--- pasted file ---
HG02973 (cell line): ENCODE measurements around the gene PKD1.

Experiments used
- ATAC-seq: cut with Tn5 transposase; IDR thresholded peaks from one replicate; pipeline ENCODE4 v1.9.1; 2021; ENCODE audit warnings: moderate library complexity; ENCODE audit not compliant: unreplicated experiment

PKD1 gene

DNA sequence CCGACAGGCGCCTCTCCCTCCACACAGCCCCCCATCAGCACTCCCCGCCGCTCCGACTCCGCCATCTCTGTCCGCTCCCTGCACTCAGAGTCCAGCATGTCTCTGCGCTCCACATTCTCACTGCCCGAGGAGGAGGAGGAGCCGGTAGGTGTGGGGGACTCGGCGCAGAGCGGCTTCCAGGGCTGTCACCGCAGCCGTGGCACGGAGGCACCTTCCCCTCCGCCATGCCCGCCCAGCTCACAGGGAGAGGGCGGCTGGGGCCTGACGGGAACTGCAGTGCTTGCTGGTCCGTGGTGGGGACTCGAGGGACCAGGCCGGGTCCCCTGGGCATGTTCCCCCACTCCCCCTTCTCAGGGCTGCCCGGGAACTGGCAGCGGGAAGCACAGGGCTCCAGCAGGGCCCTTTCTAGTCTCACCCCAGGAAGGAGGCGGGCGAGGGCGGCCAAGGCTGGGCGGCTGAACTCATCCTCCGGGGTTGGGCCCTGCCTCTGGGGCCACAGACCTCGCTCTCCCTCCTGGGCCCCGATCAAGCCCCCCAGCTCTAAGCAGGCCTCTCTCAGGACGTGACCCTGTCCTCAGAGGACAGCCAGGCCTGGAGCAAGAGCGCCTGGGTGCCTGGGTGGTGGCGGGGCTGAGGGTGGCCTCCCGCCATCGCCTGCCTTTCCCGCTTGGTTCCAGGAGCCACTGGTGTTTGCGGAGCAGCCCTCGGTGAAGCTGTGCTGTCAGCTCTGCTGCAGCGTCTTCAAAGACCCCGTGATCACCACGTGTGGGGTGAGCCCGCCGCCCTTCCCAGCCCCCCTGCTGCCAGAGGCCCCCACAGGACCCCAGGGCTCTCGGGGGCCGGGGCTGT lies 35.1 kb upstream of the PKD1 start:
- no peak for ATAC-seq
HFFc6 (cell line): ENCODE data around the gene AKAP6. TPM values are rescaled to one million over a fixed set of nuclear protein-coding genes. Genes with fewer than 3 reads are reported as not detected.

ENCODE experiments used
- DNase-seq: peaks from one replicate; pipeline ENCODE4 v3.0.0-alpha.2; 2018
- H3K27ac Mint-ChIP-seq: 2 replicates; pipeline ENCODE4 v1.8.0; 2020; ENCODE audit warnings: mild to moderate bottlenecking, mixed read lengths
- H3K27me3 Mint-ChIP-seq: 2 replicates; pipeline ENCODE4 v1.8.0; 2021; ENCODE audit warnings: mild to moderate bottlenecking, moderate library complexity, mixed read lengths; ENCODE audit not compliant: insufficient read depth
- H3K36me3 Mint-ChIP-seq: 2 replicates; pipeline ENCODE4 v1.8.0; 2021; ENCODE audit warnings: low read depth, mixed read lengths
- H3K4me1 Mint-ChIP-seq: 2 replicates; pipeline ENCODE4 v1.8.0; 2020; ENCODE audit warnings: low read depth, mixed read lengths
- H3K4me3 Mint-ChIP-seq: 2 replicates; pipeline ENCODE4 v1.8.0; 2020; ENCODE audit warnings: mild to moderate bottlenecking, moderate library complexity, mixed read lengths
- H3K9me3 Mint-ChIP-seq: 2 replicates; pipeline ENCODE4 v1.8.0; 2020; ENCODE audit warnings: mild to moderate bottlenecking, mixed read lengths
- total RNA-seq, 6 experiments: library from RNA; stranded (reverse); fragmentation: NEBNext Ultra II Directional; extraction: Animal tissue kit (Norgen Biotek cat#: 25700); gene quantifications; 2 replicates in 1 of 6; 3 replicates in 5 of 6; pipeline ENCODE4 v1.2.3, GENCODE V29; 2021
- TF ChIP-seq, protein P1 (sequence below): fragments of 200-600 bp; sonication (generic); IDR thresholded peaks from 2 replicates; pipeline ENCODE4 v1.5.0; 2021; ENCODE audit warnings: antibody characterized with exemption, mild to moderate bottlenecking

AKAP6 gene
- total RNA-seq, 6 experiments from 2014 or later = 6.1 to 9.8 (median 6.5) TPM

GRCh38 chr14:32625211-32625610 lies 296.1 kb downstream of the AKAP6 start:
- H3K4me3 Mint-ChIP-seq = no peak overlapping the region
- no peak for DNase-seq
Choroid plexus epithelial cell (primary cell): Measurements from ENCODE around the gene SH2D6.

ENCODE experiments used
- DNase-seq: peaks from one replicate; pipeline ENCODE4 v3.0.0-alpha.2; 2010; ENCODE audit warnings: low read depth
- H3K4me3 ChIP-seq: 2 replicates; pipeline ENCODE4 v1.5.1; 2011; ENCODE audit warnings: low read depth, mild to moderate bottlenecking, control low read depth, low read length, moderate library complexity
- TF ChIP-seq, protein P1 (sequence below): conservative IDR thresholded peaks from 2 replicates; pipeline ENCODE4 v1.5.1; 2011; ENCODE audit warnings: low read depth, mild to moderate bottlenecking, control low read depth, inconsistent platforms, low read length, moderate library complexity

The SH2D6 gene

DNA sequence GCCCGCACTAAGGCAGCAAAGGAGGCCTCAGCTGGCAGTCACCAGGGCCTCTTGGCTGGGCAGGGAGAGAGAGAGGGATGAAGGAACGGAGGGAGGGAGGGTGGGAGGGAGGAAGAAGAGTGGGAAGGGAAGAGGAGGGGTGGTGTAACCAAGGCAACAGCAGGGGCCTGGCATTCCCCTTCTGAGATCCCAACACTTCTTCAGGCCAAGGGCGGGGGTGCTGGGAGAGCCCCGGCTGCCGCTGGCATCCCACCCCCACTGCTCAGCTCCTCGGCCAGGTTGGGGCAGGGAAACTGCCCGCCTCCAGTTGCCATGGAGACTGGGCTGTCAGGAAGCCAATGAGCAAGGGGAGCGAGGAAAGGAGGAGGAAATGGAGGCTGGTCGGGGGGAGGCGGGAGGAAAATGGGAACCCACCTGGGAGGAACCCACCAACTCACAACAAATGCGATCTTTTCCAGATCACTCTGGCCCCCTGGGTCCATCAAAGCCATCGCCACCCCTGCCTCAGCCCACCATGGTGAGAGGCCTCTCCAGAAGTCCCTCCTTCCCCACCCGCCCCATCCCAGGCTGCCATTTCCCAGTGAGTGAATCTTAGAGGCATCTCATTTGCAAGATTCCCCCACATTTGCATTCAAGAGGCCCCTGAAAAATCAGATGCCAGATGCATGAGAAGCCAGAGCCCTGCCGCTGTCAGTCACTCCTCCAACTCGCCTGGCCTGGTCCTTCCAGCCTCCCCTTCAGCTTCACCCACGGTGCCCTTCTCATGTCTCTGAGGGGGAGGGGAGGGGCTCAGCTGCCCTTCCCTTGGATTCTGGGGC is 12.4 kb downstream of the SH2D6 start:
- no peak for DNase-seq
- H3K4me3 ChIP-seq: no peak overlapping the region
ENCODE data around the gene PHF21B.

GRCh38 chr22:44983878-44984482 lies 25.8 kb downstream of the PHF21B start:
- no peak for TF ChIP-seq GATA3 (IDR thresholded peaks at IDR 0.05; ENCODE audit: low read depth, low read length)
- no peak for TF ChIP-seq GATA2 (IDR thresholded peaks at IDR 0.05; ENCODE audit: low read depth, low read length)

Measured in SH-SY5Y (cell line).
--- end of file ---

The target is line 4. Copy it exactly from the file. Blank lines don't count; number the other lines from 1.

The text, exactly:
PKD1 gene